Napurruŋ ḏilkurruwurru mala gan yaka gäna guyaŋanha. Yurr Yolŋu mala walal gan ŋunhi nhäŋal dhuwal wäŋa bala nhinanhan bala wäŋayaŋalnha. Bala walal malthurr ŋurukiyi djalkiriwnha ga romgun ḏilkurruwurruw mala.

Milingimbi Landscape
RM Berndt
Image courtesy of Berndt Museum [2021-1-64]


Yolŋu have been living, hunting and dreaming here since the beginning of time, when the waŋarr (creation ancestors) first travelled through, creating land and giving language and law to all. This is when the djalkiri (foundations) were first established, which our forefathers have followed since. We follow in their footsteps.

International Links

For a long time Yolŋu were visited by and traded with large groups of people from places like Makassar and Timor in present day Indonesia, and Japan and China. Yolŋu still carry this history through their dhäwu (oral histories), matha (language), manikay (ceremonial songs) and raŋga (ceremonial objects). Balanda (non-Indigenous people) have also uncovered artefacts of these international links, such as 800-year-old coins from Africa found near Elcho Island.

The Macassans, who stayed for long periods while they harvested trepang, developed especially strong ties with Yolŋu. These links are still remembered today and expressed through shared language, in ceremony and material culture. Visible examples of this are the many loan words and objects like lipalipa (dugout canoe) and bamutuka (smoking pipe). Here in Milingimbi our art centre is shaded by 100-year-old djambaŋ (tamarind) trees brought by the Macassans.

Ḏawiḏi rigging sail with Roy Rewa and family, Milingimbi
Image courtesy of David Morgan
Milingimbi Mission Store – Edward L. Ruhe Archive
Image courtesy of Kluge Ruhe Collection

Mission Times

The religious missions were the first formal and permanent incursions by Europeans into Arnhem Land. Milingimbi was chosen as the first Methodist Mission in 1923 and soon Yolŋu from all over Central Arnhem Land were gathered here. The mission history is both celebrated and criticised, but it is clear that it has had a lasting effect on Yolŋu through changes to their lifestyles, migration patterns and ceremonial practices. One notable development was the sale of Yolŋu objects and artworks through the Mission. Some early missionaries were also prolific collectors and photographers, and this material now forms some of the most significant collections held in museums and galleries around the world.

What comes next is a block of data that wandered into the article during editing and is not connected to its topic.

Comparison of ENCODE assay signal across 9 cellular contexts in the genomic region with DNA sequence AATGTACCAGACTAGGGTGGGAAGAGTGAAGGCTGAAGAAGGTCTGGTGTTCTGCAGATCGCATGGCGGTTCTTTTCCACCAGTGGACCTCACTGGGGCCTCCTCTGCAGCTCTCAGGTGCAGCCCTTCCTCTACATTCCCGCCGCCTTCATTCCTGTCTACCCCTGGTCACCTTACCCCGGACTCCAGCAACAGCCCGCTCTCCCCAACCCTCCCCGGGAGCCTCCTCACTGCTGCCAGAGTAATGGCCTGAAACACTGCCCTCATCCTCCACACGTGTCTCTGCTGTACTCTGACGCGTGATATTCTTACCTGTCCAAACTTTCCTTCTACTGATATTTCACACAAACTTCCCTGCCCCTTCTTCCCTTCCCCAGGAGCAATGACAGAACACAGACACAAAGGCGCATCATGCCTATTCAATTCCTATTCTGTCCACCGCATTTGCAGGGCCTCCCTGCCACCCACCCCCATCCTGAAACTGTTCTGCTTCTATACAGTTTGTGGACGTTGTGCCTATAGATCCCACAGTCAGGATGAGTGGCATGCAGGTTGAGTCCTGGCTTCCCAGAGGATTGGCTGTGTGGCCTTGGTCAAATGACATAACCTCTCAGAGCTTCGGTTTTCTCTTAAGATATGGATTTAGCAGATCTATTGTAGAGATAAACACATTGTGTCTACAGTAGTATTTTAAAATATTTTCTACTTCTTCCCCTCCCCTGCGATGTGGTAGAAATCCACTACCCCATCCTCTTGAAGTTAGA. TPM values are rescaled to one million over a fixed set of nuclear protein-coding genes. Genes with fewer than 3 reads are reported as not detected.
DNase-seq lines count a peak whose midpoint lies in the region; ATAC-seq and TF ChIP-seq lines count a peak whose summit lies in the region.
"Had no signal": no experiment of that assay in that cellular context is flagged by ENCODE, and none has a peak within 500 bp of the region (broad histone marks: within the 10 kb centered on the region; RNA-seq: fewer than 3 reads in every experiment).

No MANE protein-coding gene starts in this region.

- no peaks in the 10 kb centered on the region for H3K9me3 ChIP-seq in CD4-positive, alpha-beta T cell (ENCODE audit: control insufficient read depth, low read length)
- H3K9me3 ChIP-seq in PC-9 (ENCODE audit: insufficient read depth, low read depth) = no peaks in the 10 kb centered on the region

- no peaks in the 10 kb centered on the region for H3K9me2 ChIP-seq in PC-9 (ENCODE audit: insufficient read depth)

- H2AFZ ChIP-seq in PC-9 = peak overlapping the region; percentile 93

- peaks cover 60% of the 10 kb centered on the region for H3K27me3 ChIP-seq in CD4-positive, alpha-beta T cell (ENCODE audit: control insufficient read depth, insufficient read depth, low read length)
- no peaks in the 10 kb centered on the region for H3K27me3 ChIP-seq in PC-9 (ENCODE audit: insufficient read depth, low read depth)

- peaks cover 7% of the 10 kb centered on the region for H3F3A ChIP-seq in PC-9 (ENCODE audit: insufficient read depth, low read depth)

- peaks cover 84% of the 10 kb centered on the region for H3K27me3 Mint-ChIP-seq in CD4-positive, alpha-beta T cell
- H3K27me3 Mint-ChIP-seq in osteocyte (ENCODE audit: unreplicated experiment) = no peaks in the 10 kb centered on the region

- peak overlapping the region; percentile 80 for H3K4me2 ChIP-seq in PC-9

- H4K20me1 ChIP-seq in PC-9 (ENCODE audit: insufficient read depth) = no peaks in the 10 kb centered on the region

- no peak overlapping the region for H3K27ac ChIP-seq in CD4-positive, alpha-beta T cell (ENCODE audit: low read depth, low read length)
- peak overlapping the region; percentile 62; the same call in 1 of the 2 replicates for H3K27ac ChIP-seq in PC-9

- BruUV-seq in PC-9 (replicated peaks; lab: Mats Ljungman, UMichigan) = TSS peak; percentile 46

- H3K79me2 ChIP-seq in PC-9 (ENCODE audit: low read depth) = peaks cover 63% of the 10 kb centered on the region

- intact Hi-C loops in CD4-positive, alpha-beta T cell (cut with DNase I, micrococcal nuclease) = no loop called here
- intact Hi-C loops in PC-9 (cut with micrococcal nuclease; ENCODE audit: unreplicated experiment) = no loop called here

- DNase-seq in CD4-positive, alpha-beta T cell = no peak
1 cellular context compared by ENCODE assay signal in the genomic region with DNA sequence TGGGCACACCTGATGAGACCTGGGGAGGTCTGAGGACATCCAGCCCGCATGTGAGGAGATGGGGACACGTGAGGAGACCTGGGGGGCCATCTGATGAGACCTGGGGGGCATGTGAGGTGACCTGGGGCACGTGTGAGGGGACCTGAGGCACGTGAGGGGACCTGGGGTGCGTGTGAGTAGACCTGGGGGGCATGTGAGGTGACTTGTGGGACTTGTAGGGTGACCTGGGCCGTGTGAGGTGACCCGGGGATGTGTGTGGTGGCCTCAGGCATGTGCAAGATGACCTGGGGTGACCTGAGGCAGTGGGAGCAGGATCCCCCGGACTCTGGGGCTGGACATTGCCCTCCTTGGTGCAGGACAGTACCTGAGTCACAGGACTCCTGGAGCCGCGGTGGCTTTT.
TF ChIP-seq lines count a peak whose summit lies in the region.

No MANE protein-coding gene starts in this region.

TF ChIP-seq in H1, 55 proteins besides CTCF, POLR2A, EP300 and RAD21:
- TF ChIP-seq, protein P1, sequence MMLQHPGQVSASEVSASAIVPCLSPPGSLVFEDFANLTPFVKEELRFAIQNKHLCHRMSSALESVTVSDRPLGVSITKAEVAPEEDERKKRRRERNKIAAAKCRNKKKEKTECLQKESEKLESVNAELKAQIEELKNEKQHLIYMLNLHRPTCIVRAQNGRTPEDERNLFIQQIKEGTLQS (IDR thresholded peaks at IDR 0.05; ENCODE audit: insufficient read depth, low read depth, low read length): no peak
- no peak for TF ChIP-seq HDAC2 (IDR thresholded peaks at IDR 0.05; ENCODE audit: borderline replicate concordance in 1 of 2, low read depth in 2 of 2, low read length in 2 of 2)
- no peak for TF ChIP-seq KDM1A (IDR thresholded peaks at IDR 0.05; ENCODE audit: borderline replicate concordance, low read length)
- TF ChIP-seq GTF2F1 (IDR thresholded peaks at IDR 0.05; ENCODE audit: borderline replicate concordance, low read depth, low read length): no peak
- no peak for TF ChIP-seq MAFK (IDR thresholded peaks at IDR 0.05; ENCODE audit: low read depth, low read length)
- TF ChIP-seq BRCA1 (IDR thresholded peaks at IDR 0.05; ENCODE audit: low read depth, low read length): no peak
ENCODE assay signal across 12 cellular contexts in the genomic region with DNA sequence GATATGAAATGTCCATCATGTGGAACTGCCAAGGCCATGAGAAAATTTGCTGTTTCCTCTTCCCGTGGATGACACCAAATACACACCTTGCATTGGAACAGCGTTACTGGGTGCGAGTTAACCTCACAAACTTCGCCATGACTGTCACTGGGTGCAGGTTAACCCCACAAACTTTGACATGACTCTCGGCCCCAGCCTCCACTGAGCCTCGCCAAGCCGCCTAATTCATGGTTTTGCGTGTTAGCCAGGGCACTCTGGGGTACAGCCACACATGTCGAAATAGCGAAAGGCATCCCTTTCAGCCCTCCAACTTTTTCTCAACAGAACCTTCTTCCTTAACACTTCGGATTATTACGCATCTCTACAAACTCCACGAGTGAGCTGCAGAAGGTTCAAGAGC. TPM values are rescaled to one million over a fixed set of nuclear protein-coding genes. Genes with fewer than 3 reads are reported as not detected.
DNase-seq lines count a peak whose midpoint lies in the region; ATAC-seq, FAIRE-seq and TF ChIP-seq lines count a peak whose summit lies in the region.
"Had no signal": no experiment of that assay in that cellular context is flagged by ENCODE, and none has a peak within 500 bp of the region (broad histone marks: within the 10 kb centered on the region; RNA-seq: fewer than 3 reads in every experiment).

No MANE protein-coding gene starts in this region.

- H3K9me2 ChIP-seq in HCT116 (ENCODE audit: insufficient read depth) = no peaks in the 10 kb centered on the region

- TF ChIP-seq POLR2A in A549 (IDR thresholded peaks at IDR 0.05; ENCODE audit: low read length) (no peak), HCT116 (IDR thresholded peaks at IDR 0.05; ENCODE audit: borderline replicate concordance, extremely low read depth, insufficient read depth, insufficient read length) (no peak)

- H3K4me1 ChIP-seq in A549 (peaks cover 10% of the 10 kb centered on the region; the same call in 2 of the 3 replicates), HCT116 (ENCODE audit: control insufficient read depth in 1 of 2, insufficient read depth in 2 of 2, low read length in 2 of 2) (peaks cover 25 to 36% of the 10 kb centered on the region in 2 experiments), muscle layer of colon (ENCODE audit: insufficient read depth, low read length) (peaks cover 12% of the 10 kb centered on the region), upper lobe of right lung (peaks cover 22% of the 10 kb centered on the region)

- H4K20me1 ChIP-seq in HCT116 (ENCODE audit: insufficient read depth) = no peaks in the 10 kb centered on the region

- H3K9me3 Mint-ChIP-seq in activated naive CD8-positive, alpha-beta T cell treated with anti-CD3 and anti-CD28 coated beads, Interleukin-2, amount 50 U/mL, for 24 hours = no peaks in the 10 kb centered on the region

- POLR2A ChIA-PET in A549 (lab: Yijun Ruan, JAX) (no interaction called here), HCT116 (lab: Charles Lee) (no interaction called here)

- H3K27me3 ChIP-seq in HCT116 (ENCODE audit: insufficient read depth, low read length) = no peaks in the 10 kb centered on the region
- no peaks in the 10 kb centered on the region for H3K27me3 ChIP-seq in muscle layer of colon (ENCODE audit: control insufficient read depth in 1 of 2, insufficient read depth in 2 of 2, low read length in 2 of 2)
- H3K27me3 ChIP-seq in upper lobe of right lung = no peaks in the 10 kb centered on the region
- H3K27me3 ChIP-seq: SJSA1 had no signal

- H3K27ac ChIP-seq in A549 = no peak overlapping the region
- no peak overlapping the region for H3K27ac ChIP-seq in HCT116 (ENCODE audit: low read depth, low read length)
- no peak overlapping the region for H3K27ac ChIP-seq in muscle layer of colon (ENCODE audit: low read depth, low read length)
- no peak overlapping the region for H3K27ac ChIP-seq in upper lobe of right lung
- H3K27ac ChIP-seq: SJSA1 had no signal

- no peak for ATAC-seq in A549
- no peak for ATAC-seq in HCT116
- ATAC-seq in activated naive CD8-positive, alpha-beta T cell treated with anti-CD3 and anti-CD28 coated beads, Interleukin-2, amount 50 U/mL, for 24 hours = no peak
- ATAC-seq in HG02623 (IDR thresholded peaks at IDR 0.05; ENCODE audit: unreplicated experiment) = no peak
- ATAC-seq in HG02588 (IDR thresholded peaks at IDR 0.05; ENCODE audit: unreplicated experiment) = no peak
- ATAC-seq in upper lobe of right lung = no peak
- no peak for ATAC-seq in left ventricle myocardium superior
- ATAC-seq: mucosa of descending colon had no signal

The Beginning of Collaboration

The academic world became increasingly interested in Yolŋu and their culture in the first half of the 20th century and from the beginning, Milingimbi was the pre-eminent destination for their field work. While the convention of the time was to treat Aboriginal material culture as curios and artefacts not worthy of detailed documentation, this cohort of researchers were some of the first to document names of artists, clan affiliations and the stories and ceremonies they represented or were affiliated with. While the ideas and language of many of the researchers was a product of their time, they were among the first to establish a pattern of close cooperation between Yolŋu and Balanda that has become a feature of the collecting history in Milingimbi.

The material collected by these researchers now make up a significant portion of the Yolŋu cultural heritage kept in collecting institutions. Today Yolŋu are reclaiming this material through their own academic study and curatorial practices. The Djalkiri Keeping Place supports this work that seeks to clarify and correct existing documentation while also inserting Yolŋu voices and authority into the narrative.


Minhala/Nyaŋura (Long-necked turtle)
One of the first bark paintings ever collected in NE Arnhem land
ETP.2020 – Collected by Warner 1927-29
Image courtesy of Chau Chak Museum
Susan Balbunga, Prescilla Gapirrawuy and Roslyn Bayumbula viewing collection photos taken around Milingimbi during WWII.
Image courtesy of Milingimbi Arts and Culture


WWII saw big changes to North Australia. Both Darwin and Milingimbi were bombed from the air and many Yolŋu had their first exposure to Western technologies of war including explosives, war planes and machine guns. Donald Thompson, whose previous work in Arnhem Land in the 30’s advocated strongly for Yolŋu sovereignty, led a Yolŋu reconnaissance unit to patrol the vast stretch of coast along Arnhem Land. Several key Yolŋu artists from Milingimbi joined this force.

Post-War Period

During the post-war period, Milingimbi became known as an epicenter of art excellence. In the 60’s and 70’s a shift towards more local community autonomy meant there was more infrastructure to support the overall cultural health of the community, including movements like both ways education and subsequent land and sea rights claims in the region.